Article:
Friday, May 25, 2012

Gulf LNG project ‘great opportunity’ for province

Development of the Gulf LNG project will be the “greatest development opportunity in the history of the Gulf province”, according to InterOil corporate affairs manager Kevin Byrne, The National reports.
He said the project would go ahead despite “grenades” being hurled at it, an apparent allusion to continuous criticisms of InterOil as well as the government threats to terminate the Gulf LNG Project Agreement of December 23, 2009.
InterOil is developing the Triceratops-2 appraisal well in Gulf province, along with earlier discoveries by the company in the adjacent Elk/Antelope structure.
“All parties—the project, national government, provincial and LLGs (local level governments) - must accept and take ownership of their legislated responsibilities,” Byrne said in a presentation at last Friday’s mining and petroleum workshop for PNG media,

Landowner liaison talks in Gulf province
“All parties need to heed the experience of other large scale resource projects.
“That suggests that many potential benefits do not occur and do not benefit the broader community and there is overwhelming evidence that new approaches are needed to effectively utilise resource revenues.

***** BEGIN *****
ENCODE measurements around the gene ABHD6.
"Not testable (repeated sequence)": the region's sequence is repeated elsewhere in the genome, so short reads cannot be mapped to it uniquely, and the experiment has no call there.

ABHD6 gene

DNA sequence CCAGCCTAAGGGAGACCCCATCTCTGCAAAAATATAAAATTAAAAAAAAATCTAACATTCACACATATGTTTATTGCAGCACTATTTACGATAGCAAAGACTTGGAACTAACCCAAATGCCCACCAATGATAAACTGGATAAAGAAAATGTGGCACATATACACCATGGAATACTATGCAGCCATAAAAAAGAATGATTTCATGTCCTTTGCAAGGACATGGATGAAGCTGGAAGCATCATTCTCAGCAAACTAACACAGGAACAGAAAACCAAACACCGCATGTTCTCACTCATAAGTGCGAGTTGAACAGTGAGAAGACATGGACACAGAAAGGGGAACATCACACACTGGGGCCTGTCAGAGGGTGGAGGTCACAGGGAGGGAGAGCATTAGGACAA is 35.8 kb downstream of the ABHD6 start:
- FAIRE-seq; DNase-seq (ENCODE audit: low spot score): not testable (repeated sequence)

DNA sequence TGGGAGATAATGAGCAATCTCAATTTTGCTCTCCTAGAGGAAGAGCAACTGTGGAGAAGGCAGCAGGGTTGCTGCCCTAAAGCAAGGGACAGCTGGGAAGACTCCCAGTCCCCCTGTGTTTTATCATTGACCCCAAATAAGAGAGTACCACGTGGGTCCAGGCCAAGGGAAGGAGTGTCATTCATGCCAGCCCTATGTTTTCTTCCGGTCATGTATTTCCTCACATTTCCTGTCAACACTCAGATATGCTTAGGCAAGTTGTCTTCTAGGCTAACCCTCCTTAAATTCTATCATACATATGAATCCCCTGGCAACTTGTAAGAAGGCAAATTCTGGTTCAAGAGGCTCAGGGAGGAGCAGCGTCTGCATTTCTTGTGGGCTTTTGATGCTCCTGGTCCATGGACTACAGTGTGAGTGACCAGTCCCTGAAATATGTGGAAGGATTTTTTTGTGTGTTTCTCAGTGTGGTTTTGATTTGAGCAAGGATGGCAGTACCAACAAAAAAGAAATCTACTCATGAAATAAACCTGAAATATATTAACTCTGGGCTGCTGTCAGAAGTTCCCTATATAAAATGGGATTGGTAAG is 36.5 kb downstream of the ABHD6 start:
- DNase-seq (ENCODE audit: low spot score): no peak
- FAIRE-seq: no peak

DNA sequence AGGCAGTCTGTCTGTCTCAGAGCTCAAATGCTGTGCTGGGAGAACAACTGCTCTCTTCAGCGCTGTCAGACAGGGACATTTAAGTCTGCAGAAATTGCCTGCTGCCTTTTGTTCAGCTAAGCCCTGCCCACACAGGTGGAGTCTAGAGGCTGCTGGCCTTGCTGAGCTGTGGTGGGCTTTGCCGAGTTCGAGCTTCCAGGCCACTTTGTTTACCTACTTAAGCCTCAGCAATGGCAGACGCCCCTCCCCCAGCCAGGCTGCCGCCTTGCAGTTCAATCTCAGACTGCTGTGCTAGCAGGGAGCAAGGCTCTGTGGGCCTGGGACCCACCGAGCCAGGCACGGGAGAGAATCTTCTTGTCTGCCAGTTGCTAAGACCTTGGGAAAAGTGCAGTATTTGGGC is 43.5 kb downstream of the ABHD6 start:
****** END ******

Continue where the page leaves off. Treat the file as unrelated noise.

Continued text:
“A proactive approach is required if social risks are to be effectively managed.
“All responsibilities need be documented and agreed prior to project start and need articulation at the LBSA (landowner benefit sharing agreement) phase.”
Main components of the project are production and preparation of gas at the Elk and Antelope gas fields, transportation of the gas and condensate over a 120km pipeline, liquefaction of the gas, and shipment of the gas and condensate.
Byrne said the current situation in the project area was that most people lived along the coast and rivers; provincial and LLG’s had low capacity and no resources; very few income earning opportunities; strong subsistence base (sago, fishing, hunting, gardens); appalling state of health and education facilities; and basic housing, no or limited electricity and sanitation and poor transport.
He said social and economic impacts would be enormous, including:

• Income levels would increase dramatically;

• Potential for improved access, public infrastructure, services and commercial activities;

• Potential for improved housing and living conditions and government services;

• Substantial in-migration;

• Social tension and conflict—land ownership, benefit sharing arrangements, distribution and inequality;

• Adverse social change;

• Increases in communicable diseases;

• Large scale potential to fuel corruption and PS inefficiency.

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